( Slightly interesting story: I once took an obscure forest road to the top of a mountain and came across several microwave beam transmitters. They were at ground level, unfortunately, and the road went right in front of some of them before continuing on the other side. I immediately backed down the hill out of the way, not wanting to be fried by microwaves, but if the inverse square law applied in this case then I'd have been crisped on the spot, saving the entire PPA from suffering through my blather. As it was, I hope I didn't block someone's 911 call at just the wrong moment! Edit: They could have been microwave receivers instead. You'd think they they'd be required to put transmitters at least 10 feet off the ground just because people and deer and such can come along... )

( As another aside, distance squared DOES pretty much apply to cell phone antennas, so please don't hold your cell phone with your finger on the antenna! )

In most cases, we're safe with the distance squared idea, because most of our subjects are pretty large compared to our light sources.

danarm7
05-14-2011, 01:06 AM
There are 100 questions on the exam and you must get 70 correct to pass. I am taking it on May 22 and am SO nervous!! I read the London book and I also read Ansel Adams' "the Camera" - I am currently working on some flash cards, but I will be checking out that link shortly! Thanks! May 22 can't come and go soon enough!

Rick_Massarini
05-14-2011, 02:01 AM
If you photograph using manual exposure with your lights, know how the aperture/shutter speed/iso relationships relate and can apply them to the distances of your lights from your subject, understand how the colors of light relate to one another, (what filters do, how they work, and which one you add or subtract to change the color of the light or the image) you should have few big problems with exam. Be sure you know the inverse square law and how moving your lights or reflectors will effect your exposure and your lighting ratios. I took the test and scored a 94 on it the first time through (I wish I could find out which six I missed). There are several questions that you can answer the best "real-world" answer or the best "text-book" answer. I suggest that you answer with the best "text-book" answer since those are probably the ones I got wrong (I answered with the best "real-world" answers).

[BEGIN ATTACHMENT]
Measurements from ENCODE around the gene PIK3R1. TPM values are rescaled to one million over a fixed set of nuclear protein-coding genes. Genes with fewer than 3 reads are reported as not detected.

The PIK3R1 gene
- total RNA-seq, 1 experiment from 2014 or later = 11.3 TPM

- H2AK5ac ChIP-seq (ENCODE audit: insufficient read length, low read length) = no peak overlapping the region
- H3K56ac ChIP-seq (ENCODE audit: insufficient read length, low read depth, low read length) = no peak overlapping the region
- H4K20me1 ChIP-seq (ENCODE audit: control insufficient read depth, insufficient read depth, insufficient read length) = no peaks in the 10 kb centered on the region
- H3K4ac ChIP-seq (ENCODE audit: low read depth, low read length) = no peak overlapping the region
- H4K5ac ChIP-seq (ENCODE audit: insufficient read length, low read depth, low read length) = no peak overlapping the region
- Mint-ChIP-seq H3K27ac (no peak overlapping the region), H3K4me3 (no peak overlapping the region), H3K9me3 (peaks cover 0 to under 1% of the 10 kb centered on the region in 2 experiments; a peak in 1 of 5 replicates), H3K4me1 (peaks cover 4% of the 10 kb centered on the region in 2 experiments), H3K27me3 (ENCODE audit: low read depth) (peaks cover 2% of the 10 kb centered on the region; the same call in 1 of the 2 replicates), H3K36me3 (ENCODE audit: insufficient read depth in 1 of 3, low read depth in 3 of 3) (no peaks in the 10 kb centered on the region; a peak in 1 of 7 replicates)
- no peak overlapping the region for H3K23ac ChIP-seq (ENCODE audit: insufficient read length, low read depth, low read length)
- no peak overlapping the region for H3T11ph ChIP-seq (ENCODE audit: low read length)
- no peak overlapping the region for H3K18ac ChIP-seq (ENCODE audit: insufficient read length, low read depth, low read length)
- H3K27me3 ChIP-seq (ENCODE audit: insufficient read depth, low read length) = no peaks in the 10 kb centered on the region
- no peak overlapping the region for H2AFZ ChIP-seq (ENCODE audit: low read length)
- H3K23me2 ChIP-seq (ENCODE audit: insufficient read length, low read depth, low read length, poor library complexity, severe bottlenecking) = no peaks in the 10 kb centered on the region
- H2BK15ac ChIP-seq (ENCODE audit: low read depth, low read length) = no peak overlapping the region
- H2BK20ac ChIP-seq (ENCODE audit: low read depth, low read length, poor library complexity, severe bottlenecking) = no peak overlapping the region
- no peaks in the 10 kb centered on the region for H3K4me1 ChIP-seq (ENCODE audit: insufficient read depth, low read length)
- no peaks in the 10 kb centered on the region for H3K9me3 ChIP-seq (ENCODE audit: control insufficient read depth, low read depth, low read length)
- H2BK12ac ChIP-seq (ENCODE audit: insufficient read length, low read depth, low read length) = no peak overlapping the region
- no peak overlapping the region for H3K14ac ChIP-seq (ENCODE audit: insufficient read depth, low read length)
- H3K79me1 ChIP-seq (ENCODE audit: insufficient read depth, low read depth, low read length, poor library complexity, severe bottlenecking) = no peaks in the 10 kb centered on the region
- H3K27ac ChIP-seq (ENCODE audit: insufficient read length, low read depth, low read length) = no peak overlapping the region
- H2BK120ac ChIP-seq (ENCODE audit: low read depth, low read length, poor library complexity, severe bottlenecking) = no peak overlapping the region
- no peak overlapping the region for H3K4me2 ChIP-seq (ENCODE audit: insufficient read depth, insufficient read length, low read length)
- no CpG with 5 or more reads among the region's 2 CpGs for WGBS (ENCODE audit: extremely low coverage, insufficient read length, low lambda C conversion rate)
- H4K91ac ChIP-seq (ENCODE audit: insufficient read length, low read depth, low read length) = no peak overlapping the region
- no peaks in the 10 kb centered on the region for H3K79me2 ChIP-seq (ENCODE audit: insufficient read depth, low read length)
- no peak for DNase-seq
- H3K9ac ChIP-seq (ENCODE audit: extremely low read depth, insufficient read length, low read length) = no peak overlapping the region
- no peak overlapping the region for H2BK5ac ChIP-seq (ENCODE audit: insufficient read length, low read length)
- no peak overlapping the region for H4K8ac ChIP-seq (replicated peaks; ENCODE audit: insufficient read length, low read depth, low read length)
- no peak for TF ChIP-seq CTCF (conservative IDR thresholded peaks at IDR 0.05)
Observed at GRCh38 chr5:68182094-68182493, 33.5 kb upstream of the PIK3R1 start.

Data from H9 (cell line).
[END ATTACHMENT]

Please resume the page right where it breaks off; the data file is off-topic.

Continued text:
Vance_Wagener
05-14-2011, 06:07 AM
Brian, while you may be technically correct on all points...over thinking the test is a sure way to fail.

Brian_Dunn
05-14-2011, 07:19 AM
Brian, while you may be technically correct on all points...over thinking the test is a sure way to fail.

Sure enough!

GregYager
05-14-2011, 02:00 PM
Brian, while you may be technically correct on all points...over thinking the test is a sure way to fail.

My thoughts exactly! Arguing with the test is a losing battle.

MikeChdwck
06-02-2011, 03:41 PM
Thanks for the reminder about why I stopped participating in forums.

GregYager
06-02-2011, 04:11 PM
Michael,

Only you can decide if becoming certified is worth the effort for you. I wouldn't think a spell check error caused you to fail nor do I think it takes away from the tests credibility. You have grammatical errors in your post but I don't think it takes away from your credibility.

Though it's true photography has moved to the digital age there are still people shooting on film and manufacturers are making that film every day which means that knowledge of that medium could still be considered relevant.

I understand your frustration due to travel distance for testing but keep this in mind.... You considered certification to be a vital tool and worthwhile cause in your advancement until you failed the test...at that point you declared it a farce and a waste of money. Would you have made this declaration if you had passed?

My advice would be to brush off the dust from the last test, study the areas you felt weak on and continue driving forward towards successful certification.